5. While this kind of brain and muscle measurement works in lab conditions, the next step—real-world application—will likely be much more difficult technically to arrange. The first thing Haufe and his team will investigate is whether or not it’s possible to accurately gather data from EEG and EMG measurements in a real-world condition. In the lab, participants were asked not to move while attached to the wires, but real-world drivers move around however they please.

6. “The current challenge is to determine how to make use of the important, but still small and unreliable, information that we can gather from the brain on the intent to brake,” says Gerwin Schalk, a brain-computer interface researcher at the New York Department of Health’s Wadsworth Center.

7. Although research into mind-reading-assisted braking systems will continue, tests involving real vehicles are likely many years away. The research may never lead to a fully automated braking system, but it could ultimately result in a system that takes brain data into account when implementing other assisted-braking measures.

8. Whether drivers would feel comfortable handing over any braking responsibility to a computer hooked up to their head is another question. “In a potential commercial application, it, of course, would have to be assessed whether customers really want that,” adds Haufe.

BY: KRISTINA BJORAN (Courtesy: Journal of Neural Engineering, Technology review, MIT)

Updates on Internet

1. Google is pressing forward with its efforts to speed up the Internet. Early this morning, the company launched Page Speed Service, which is designed to automatically speed up Web pages when they load. The service intervenes between Web servers and users, rewriting a Web page’s code to improve its performance and applying other related tricks.

2. The service improves on previous offerings from Google. Page Speed began as a diagnostic tool and then as software that developers could install and configure for free. With every step, Google has increased the ease and automation of the service.

3. The Mozilla Foundation, a nonprofit corporation that makes the Firefox browser, released an experimental tool last week that could dramatically change the way people identify themselves online.

4. Instead of handing your log-in credentials over to countless different websites, or to a site like Facebook or Google that then confirms your identity with other sites, Mozilla’s BrowserID tool stores your identity information inside your browser. This keeps that data out of the hands of companies that could be hacked, or that may track your log-in behavior for commercial purposes.

5. Remembering many different passwords is hard enough, and recent attacks on Sony, Citibank, and others have shown that users’ identity credentials are often poorly protected. Mozilla argues that BrowserID would be a safer and more secure way to verify identity, and would give users more privacy.

6. Mozilla’s system lets users tie one password to an e-mail account of their choice. Mozilla confirms that the address is valid by sending an e-mail to the user with a link that is used to verify ownership. Then, when a user visits a website that supports BrowserID, the site asks which e-mail he or she wants to use. Once the user enters that address, BrowserID checks to see if the user owns that e-mail address, and either verifies him or her or does not.

Brainbow as contrast to Rainbow

Four years ago, Harvard scientists devised a way to make mouse neurons glow in a breathtaking array of colors, a technique dubbed “Brainbow.” This allowed scientists to trace neurons’ long arms, known as the dendrites and axons, through the brain with incredible ease, revealing a map of neuron connections.

Using a clever trick of genetic engineering, in which genes for three or more different fluorescent proteins were combined like paints to generate different hues, researchers created a system to make each neuron glow one of 100 different colors. The result was that the dendrites and axons of individual neurons, previously almost impossible to pick apart from their neighbors, could be traced through the mouse brain according to their color.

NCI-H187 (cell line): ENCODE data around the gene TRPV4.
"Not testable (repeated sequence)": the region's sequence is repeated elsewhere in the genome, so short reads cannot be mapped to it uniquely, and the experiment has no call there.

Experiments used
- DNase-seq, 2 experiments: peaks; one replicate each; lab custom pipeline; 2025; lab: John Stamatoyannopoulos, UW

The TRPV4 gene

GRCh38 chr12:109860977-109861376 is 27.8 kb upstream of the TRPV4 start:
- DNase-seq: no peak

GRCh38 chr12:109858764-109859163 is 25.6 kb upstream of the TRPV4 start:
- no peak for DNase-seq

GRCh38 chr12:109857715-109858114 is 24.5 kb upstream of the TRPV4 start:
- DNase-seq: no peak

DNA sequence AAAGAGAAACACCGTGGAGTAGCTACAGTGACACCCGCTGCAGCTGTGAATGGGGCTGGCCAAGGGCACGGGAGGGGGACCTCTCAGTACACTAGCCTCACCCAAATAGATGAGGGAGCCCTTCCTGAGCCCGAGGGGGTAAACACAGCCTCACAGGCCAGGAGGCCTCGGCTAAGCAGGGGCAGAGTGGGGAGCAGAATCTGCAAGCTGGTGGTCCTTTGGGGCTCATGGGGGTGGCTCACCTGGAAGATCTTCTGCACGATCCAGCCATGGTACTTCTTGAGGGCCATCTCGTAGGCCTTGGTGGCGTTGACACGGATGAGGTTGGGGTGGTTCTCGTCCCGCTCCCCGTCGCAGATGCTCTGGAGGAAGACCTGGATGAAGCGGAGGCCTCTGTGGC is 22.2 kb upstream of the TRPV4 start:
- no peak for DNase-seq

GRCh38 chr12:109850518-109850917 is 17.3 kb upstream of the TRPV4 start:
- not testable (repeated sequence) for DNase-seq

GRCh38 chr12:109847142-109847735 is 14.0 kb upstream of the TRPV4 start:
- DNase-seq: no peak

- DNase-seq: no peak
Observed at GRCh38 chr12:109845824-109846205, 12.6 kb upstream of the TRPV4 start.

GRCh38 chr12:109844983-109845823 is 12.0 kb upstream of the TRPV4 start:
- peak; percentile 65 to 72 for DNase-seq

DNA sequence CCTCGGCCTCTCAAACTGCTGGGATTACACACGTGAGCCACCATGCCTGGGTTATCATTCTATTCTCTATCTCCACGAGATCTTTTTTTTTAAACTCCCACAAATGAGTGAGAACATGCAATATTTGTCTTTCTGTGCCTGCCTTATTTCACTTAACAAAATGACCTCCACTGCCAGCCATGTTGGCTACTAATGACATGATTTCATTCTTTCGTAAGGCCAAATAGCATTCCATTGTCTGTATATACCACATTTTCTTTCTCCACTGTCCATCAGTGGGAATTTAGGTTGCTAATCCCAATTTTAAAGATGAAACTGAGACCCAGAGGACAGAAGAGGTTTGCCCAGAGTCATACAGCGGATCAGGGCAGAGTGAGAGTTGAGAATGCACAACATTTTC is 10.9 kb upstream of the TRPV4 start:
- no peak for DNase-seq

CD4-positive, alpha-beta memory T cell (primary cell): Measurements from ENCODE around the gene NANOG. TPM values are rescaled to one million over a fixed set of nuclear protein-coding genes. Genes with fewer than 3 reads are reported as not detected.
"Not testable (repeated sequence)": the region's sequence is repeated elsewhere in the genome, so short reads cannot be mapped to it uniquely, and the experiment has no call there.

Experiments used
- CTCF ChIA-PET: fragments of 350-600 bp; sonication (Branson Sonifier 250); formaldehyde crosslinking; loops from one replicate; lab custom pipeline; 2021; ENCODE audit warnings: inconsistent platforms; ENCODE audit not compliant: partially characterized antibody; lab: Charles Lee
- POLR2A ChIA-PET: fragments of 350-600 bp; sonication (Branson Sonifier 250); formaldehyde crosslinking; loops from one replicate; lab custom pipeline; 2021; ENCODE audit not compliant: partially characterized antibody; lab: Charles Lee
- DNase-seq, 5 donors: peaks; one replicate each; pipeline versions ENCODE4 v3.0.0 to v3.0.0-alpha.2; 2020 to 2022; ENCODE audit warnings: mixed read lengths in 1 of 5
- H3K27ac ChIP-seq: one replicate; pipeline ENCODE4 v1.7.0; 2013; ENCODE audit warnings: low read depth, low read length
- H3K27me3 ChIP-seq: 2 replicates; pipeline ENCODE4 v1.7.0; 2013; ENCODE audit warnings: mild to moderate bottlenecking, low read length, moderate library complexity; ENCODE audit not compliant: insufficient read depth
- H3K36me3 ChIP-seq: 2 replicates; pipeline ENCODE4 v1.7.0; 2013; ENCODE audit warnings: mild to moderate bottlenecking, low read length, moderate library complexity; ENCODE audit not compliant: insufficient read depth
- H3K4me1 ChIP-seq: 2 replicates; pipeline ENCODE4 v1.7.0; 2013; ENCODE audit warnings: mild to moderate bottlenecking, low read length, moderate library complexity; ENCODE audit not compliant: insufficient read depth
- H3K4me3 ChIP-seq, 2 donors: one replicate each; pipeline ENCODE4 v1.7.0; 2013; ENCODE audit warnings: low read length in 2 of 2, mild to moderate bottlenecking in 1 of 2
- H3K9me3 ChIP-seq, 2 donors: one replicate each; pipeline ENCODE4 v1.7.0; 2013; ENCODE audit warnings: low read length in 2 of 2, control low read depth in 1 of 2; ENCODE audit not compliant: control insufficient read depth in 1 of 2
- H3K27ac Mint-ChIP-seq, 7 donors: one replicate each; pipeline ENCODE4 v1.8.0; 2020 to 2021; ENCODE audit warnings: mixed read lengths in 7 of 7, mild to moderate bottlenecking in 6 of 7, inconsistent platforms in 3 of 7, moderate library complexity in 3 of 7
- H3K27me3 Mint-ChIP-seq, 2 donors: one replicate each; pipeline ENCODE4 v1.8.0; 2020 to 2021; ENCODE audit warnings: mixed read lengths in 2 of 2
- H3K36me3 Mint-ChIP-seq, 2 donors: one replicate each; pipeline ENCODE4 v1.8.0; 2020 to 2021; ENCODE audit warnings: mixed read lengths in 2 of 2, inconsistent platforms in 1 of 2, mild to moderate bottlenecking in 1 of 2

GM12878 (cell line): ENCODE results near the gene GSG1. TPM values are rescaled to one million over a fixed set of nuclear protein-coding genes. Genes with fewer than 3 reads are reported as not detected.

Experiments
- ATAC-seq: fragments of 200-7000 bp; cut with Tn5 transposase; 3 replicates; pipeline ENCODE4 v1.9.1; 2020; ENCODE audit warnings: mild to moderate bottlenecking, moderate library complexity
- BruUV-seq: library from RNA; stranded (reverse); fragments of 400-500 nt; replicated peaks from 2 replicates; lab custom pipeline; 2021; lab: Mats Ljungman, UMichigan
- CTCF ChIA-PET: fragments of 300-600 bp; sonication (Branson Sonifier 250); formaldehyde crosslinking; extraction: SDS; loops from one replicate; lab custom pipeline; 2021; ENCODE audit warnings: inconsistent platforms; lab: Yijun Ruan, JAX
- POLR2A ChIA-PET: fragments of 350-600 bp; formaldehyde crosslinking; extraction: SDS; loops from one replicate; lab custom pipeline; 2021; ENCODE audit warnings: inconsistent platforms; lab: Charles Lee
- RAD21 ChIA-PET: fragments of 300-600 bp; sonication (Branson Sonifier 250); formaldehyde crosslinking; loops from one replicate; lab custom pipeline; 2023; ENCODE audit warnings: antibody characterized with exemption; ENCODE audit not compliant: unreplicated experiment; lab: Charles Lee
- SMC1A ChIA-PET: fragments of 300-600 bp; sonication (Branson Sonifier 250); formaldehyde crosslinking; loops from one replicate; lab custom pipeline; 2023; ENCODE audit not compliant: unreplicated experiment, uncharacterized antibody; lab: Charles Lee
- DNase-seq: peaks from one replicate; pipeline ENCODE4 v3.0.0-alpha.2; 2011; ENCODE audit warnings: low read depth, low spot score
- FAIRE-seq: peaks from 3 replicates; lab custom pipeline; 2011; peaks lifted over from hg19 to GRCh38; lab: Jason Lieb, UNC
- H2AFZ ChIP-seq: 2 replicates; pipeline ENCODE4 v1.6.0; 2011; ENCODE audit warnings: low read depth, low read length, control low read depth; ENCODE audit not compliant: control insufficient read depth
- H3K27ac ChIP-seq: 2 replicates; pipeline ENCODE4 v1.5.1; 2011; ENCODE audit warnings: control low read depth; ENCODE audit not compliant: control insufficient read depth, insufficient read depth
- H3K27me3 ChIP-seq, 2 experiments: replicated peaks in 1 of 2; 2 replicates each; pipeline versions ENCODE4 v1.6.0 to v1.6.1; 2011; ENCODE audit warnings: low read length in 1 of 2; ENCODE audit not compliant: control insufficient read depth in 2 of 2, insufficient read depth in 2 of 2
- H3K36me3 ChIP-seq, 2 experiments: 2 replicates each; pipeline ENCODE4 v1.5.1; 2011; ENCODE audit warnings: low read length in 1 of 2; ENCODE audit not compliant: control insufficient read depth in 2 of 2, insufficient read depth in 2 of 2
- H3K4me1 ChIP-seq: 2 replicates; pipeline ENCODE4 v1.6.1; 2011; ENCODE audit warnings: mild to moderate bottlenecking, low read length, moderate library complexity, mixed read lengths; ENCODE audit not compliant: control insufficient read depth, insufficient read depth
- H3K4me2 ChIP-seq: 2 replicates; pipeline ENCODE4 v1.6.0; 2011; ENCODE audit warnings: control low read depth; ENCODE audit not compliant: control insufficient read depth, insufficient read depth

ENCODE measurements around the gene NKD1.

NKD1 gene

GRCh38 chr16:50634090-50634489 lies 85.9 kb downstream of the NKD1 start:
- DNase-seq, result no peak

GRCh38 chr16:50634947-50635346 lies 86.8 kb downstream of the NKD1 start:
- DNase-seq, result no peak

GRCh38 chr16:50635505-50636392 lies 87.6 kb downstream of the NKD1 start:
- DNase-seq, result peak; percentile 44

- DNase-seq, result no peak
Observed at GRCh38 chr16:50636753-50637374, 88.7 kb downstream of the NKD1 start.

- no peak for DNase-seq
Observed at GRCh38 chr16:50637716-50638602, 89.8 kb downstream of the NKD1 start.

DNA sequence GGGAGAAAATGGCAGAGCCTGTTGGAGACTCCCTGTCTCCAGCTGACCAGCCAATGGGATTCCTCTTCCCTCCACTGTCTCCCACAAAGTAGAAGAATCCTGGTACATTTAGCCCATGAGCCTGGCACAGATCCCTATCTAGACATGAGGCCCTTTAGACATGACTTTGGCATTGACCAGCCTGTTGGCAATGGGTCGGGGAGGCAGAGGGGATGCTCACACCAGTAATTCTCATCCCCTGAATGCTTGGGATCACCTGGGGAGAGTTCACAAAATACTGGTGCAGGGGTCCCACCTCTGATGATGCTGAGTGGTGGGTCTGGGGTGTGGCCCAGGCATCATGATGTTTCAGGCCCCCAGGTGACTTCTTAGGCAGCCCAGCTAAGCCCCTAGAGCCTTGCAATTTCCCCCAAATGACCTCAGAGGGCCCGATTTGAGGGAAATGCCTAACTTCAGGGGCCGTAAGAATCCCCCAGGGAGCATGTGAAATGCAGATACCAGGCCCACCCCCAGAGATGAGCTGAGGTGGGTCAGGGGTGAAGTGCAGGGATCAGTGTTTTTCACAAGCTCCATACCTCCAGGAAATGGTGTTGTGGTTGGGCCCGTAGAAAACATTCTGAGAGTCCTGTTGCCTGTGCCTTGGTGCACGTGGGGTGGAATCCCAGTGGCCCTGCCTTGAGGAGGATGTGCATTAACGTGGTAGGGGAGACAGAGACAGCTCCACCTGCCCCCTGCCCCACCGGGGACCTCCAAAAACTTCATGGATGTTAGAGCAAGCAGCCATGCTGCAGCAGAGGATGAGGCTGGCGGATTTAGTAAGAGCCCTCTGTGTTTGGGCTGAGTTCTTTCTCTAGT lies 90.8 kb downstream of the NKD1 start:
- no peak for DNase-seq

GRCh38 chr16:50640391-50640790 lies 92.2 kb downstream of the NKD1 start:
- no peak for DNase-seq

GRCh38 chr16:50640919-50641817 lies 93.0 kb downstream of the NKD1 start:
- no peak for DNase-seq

Now, fruit fly researchers have a similar bonanza on their hands. Last week, two Brainbow-based methods for making fly neurons glow customized colors—called dBrainbow and Flybow—were published in Nature Methods. This is the first time that scientists have converted the technique to work in fruit flies, and because these organisms have a very sophisticated set of existing genetic tools, researchers can exert even greater control over when and where the fluorescent proteins are expressed.

Because axons and dendrites are so long and fine, it’s hard to tell which neurons they are from. Researchers have traditionally had to stain just one or two neurons in each sample, painstakingly compiling data from many brains to build a map. In contrast, many neurons are easily discernible in this cross-section of a fly’s brain made using dBrainbow. Using dBrainbow images, Julie H. Simpson and colleagues at the Howard Hughes Medical Institute’s Janelia Farm could tell which motor neurons controlled parts of a fly’s proboscis, which it uses to take in food.

Credit: Phuong Chung, Stefanie Hampel, and Julie H. Simpson/HHMI

Robot As Doctor

Next generation of physician will be a robot. As physician-guided robots routinely operate on patients at most major hospitals, the next generation robot could eliminate a surprising element from the scenario—the doctor.

Feasibility studies have demonstrated that a robot—without any human assistance—can locate a man-made lesion in simulated human organs, guide a device to the lesion and take multiple samples during a single session.

The researchers believe that as the technology is further developed, autonomous robots could some day perform other simple surgical tasks.
“Earlier this year we demonstrated that a robot directed by artificial intelligence can on its own locate simulated calcifications and cysts in simulated breast tissue with high repeatability and accuracy,” says Kaicheng Liang, a former student of Stephen Smith, director of the Duke University Ultrasound Transducer Group.

The Duke team combined a souped-up version of an existing robot arm with an ultrasound system. The ultrasound serves as the robot’s “eyes” by collecting data from its scan and locating its target. The robot is “controlled” not by a physician, but by an artificial intelligence program that takes the real-time 3-D information, processes it and gives the robot specific commands to perform.